Jegadeesh & Titman Strategy Implementation (ROUX, Nicolas)

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Jegadeesh & Titman Strategy Implementation (ROUX, Nicolas)

Robert Wages
Hi Nicolas,

I created custom functions to determine the weights of long-short portfolios
to  backtest Jegadeesh & Titman strategies using the return.portfolio
function.  The custom functions could accomplish steps 1:6 in your example.
In addition, I could vary the number of long and short securities, the
lookback period, the hold period, and make an estimate of transaction fees
based on the period turnover.  I typically use the cumulative return over
the lookback period to rank the securities, but I could change the function
to be the average return or the standard deviation of the return
(volatility), or whatever other function I could apply to the lookback
period returns.  If I wished, I could have modified the weighting scheme to
be based on something other than equal weight very easily.  Ultimately, I
found I could accurately backtest a very wide variety of Jegadeesh & Titman
inspired momentum strategies using this setup with return.portfolio.  (I
exactly replicated results from published papers, building confidence in my

I did try to accomplish the same thing with Quanstrat, but gave up, since it
would be substantially harder.  As designed, Quanstrat executes trades based
on signals generated by each security's market data.  One can add the
desired portfolio weight of each security to the market data dataframe to
generate trading signals on fixed lots of the securities, but to generate
trading signals for lots proportional to the whole portfolio (which is what
the strategy calls for) is not at all obvious (to me anyway).  There is
probably a way to create a custom order sizing function that can use the
whole portfolio value as an input, but I could not figure it out in the time
I had available.

There are other trading strategies that I would like to test that involve
the whole portfolio, so I would certainly be interested in hearing anyone
else's ideas of using Quantstrat for that.  But for the momentum strategies
of Jegadeesh & Titman, I found  the return.portfolio function to be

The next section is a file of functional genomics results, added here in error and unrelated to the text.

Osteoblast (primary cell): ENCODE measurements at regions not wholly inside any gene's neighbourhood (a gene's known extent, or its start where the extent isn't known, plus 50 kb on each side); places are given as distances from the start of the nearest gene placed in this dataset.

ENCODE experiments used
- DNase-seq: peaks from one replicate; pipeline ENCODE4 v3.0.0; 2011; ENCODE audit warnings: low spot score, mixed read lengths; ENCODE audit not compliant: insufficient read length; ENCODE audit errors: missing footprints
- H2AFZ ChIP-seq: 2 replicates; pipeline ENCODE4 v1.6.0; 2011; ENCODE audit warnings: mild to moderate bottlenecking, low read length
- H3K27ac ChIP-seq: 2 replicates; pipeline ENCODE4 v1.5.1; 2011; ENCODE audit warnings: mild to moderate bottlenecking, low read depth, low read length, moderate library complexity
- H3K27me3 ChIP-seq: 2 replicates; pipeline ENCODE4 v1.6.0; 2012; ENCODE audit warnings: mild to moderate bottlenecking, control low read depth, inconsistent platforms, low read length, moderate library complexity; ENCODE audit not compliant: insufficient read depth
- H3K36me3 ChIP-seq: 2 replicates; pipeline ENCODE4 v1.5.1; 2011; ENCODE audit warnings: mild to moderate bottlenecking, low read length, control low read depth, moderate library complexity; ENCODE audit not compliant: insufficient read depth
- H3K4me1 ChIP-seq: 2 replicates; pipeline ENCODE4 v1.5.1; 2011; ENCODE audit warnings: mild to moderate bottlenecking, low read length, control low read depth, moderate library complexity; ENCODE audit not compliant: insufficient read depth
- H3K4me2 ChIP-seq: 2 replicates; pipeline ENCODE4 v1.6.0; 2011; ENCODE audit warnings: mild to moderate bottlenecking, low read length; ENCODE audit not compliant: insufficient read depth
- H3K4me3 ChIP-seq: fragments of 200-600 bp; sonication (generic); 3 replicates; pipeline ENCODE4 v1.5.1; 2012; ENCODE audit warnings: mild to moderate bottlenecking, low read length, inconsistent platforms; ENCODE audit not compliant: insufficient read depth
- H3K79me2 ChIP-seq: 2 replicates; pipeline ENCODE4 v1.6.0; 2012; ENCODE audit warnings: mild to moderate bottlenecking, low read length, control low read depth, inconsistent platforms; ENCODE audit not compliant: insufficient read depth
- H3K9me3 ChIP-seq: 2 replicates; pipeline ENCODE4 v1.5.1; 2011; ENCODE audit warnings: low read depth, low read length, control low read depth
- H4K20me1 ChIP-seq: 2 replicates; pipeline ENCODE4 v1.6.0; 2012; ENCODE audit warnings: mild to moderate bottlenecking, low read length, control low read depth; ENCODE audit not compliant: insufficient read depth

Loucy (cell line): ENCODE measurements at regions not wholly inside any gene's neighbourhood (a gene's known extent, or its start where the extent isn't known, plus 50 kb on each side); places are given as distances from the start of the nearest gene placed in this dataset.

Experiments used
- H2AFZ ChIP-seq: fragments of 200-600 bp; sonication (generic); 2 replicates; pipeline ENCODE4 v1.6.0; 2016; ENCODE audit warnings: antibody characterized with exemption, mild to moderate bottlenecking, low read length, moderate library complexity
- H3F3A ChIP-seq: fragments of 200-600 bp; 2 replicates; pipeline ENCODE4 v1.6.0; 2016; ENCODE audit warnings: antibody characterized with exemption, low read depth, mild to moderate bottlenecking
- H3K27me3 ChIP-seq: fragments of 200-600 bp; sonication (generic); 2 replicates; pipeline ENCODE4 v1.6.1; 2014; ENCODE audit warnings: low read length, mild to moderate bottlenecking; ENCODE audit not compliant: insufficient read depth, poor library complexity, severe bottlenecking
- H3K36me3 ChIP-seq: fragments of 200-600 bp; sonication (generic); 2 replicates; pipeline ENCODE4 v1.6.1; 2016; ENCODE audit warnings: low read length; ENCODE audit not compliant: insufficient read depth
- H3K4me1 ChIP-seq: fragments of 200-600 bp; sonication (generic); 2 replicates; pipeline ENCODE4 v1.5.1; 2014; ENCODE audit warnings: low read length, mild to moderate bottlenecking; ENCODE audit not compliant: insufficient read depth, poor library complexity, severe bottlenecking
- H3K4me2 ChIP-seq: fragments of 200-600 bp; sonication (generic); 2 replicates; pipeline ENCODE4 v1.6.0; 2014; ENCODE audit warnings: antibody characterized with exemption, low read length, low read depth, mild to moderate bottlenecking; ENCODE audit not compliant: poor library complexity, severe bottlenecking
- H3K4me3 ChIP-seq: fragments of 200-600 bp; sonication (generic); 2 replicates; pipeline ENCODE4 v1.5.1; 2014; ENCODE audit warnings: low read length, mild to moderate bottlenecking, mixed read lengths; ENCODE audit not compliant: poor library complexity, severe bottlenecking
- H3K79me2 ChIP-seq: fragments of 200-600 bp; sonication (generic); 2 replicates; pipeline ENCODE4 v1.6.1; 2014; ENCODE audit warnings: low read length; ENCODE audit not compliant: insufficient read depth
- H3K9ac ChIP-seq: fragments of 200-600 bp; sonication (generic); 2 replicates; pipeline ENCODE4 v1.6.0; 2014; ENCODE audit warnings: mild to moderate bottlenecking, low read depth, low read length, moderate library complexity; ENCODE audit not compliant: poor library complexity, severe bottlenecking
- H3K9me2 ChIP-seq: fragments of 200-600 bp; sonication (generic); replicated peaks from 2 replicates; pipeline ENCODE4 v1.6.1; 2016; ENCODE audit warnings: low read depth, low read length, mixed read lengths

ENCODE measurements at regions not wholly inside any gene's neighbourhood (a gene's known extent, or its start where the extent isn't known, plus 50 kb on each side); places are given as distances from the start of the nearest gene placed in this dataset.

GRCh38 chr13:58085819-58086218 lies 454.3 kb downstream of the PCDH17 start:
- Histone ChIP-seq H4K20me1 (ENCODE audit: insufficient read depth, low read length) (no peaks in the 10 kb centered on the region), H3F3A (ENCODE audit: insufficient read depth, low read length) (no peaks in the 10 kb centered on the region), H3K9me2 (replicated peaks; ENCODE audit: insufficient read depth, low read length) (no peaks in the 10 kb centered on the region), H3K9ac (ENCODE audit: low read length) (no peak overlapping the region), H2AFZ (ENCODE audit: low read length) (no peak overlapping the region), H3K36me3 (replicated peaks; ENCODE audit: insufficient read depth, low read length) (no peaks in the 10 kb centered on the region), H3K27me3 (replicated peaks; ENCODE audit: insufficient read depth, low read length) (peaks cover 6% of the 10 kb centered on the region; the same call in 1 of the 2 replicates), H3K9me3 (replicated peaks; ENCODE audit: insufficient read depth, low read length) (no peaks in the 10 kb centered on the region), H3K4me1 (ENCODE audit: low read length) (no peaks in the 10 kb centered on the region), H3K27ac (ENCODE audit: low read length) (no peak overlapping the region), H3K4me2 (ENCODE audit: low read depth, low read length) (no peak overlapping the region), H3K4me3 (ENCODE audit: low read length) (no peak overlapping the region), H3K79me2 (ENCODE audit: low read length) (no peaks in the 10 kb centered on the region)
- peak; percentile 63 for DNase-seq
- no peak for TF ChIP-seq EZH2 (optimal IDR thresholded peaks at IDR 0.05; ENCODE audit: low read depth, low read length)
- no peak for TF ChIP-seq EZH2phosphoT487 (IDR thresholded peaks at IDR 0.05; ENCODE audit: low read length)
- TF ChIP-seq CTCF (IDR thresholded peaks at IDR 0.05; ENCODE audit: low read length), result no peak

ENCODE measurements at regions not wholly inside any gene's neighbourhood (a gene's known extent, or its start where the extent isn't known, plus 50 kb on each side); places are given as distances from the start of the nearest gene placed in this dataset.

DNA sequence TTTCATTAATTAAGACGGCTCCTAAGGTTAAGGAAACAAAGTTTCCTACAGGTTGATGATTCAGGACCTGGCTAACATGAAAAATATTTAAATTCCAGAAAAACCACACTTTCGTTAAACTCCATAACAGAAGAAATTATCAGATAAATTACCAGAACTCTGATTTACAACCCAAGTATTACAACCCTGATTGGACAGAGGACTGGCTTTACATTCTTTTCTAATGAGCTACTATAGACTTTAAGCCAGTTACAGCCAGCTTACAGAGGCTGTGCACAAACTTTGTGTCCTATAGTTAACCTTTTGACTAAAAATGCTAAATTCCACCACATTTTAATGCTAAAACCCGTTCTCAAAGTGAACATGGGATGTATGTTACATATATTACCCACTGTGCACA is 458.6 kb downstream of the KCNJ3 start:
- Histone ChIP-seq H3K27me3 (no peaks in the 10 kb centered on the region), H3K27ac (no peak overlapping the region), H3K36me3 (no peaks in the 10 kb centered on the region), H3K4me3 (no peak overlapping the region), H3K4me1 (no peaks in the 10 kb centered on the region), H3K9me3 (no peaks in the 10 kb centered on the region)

perfectly adequate.

Robert C Wages
USA Mobile: +1 717 618 2828
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Today's Topics:

   1. Jegadeesh & Titman Strategy Implementation (ROUX, Nicolas)
   2. Using rgenoud to fit LPPL model (K. Upadhyay)


Message: 1
Date: Thu, 16 Feb 2017 15:21:35 +0100
From: "ROUX, Nicolas" <[hidden email]>
To: [hidden email]
Subject: [R-SIG-Finance] Jegadeesh & Titman Strategy Implementation
        <CAFF3=2qfvaGaoR2pSj3NKzwaUkNKg9TWrodvZK=[hidden email]>
Content-Type: text/plain; charset="UTF-8"

Hello all,

Is there a package/function capable of implementing a momentum strategy
described in Jegadeesh & Titman (1993) and backtesting it? General steps of
the strategy are:
1- taking monthly stock prices/returns,
2- ranking monthly/period returns,
3- create equally weighted portfolio of top and bottom stock returns,
4- hold for "n" months (quarter, semester, year) with no updating in
5- rebalance portfolio after holding period,
6- return results.

I have created a roundabout way using return.portfolio from
performanceanalytics but would like to use a package which allows the
possibility to progressively more complex strategies.
I cannot find a way to implement the holding period in the quantstrat
package or the ranking conditions and holding period in portfolioanalytics
package (uses only a complex ranking method).


Nicolas Roux

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Message: 2
Date: Fri, 17 Feb 2017 00:50:30 +0000
From: "K. Upadhyay" <[hidden email]>
To: [hidden email]
Subject: [R-SIG-Finance] Using rgenoud to fit LPPL model
Message-ID: <[hidden email]>
Content-Type: text/plain; charset=US-ASCII; format=flowed

apologies if this appears too simplistic/poorly worded a question, this is
my first time coding in R

I am attempting to fit the LPPL model to a price series in order to test for
its predictive power for financial crashes. As I understand the difficulty
in fitting the model is due to the number of variables leading to multiple
local minima. So far I have attempted to fit the model using the nls.lm
function, my code is below:

mydata<-fread("data.csv", sep="," , header=TRUE)

f <- function(pars, xx)
    with(pars,(a + b*(tc - xx)^m * (1 + c * cos(omega*log(tc - xx) +

resids <- function(p, observed, xx) {mydata$Logp - f(p,xx)}

nls.out <- nls.lm(par=list(a=1,b=-1,tc=100, m=0.5, omega=1, phi=1, c=1 ),
               fn = resids, observed = mydata$Logp, xx = mydata$day,
               control=nls.lm.control(maxiter=10000, ftol=1e-6,

However the fit for this model is still poor and irrespective of how I alter
the starting parameters it fails to predict a crash occurring one day later
with any degree of accuracy. This is troublesome as the data I have fitted
the model to has been successfully modelled using the LPPL model in numerous

 From what I have read online I believe using the rgenoud package is a more
powerful global optimiser tool. However I am not able to generate the
correct code to run the package successfully. Any help in doing so would be
greatly appreciated.


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